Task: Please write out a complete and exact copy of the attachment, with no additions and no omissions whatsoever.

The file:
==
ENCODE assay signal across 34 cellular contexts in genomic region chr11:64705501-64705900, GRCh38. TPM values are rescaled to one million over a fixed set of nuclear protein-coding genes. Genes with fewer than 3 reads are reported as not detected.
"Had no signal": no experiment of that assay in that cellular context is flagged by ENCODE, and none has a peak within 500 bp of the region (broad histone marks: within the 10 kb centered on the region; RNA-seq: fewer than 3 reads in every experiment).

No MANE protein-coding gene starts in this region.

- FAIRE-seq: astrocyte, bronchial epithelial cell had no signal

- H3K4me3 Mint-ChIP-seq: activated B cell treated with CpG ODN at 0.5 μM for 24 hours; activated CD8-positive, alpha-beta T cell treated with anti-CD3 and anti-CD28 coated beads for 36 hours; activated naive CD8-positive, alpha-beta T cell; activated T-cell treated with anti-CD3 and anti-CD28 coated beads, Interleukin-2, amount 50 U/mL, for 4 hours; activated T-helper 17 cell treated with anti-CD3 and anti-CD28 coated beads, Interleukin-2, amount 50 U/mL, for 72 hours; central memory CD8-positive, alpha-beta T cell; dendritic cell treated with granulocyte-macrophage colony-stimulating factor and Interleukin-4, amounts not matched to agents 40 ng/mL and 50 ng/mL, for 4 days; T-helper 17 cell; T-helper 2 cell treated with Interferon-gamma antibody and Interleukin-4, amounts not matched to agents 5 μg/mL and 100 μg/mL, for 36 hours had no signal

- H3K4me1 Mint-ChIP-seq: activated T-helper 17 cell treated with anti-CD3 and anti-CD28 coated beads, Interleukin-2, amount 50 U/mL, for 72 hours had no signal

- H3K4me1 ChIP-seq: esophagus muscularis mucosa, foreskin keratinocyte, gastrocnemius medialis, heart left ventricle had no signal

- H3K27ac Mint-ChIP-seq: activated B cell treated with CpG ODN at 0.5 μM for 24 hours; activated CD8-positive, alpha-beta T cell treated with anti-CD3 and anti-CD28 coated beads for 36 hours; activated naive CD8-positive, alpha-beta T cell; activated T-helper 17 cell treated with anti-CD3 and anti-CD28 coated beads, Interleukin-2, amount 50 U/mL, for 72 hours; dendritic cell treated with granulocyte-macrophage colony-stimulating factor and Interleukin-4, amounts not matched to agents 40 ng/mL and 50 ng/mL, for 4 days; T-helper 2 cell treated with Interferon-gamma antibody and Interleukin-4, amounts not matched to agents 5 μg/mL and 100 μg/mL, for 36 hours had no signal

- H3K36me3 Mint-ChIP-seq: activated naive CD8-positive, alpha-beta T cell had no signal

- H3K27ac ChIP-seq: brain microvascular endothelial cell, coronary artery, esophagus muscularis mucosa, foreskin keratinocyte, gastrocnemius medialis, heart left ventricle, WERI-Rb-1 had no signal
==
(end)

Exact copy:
ENCODE assay signal across 34 cellular contexts in genomic region chr11:64705501-64705900, GRCh38. TPM values are rescaled to one million over a fixed set of nuclear protein-coding genes. Genes with fewer than 3 reads are reported as not detected.
"Had no signal": no experiment of that assay in that cellular context is flagged by ENCODE, and none has a peak within 500 bp of the region (broad histone marks: within the 10 kb centered on the region; RNA-seq: fewer than 3 reads in every experiment).

No MANE protein-coding gene starts in this region.

- FAIRE-seq: astrocyte, bronchial epithelial cell had no signal

- H3K4me3 Mint-ChIP-seq: activated B cell treated with CpG ODN at 0.5 μM for 24 hours; activated CD8-positive, alpha-beta T cell treated with anti-CD3 and anti-CD28 coated beads for 36 hours; activated naive CD8-positive, alpha-beta T cell; activated T-cell treated with anti-CD3 and anti-CD28 coated beads, Interleukin-2, amount 50 U/mL, for 4 hours; activated T-helper 17 cell treated with anti-CD3 and anti-CD28 coated beads, Interleukin-2, amount 50 U/mL, for 72 hours; central memory CD8-positive, alpha-beta T cell; dendritic cell treated with granulocyte-macrophage colony-stimulating factor and Interleukin-4, amounts not matched to agents 40 ng/mL and 50 ng/mL, for 4 days; T-helper 17 cell; T-helper 2 cell treated with Interferon-gamma antibody and Interleukin-4, amounts not matched to agents 5 μg/mL and 100 μg/mL, for 36 hours had no signal

- H3K4me1 Mint-ChIP-seq: activated T-helper 17 cell treated with anti-CD3 and anti-CD28 coated beads, Interleukin-2, amount 50 U/mL, for 72 hours had no signal

- H3K4me1 ChIP-seq: esophagus muscularis mucosa, foreskin keratinocyte, gastrocnemius medialis, heart left ventricle had no signal

- H3K27ac Mint-ChIP-seq: activated B cell treated with CpG ODN at 0.5 μM for 24 hours; activated CD8-positive, alpha-beta T cell treated with anti-CD3 and anti-CD28 coated beads for 36 hours; activated naive CD8-positive, alpha-beta T cell; activated T-helper 17 cell treated with anti-CD3 and anti-CD28 coated beads, Interleukin-2, amount 50 U/mL, for 72 hours; dendritic cell treated with granulocyte-macrophage colony-stimulating factor and Interleukin-4, amounts not matched to agents 40 ng/mL and 50 ng/mL, for 4 days; T-helper 2 cell treated with Interferon-gamma antibody and Interleukin-4, amounts not matched to agents 5 μg/mL and 100 μg/mL, for 36 hours had no signal

- H3K36me3 Mint-ChIP-seq: activated naive CD8-positive, alpha-beta T cell had no signal

- H3K27ac ChIP-seq: brain microvascular endothelial cell, coronary artery, esophagus muscularis mucosa, foreskin keratinocyte, gastrocnemius medialis, heart left ventricle, WERI-Rb-1 had no signal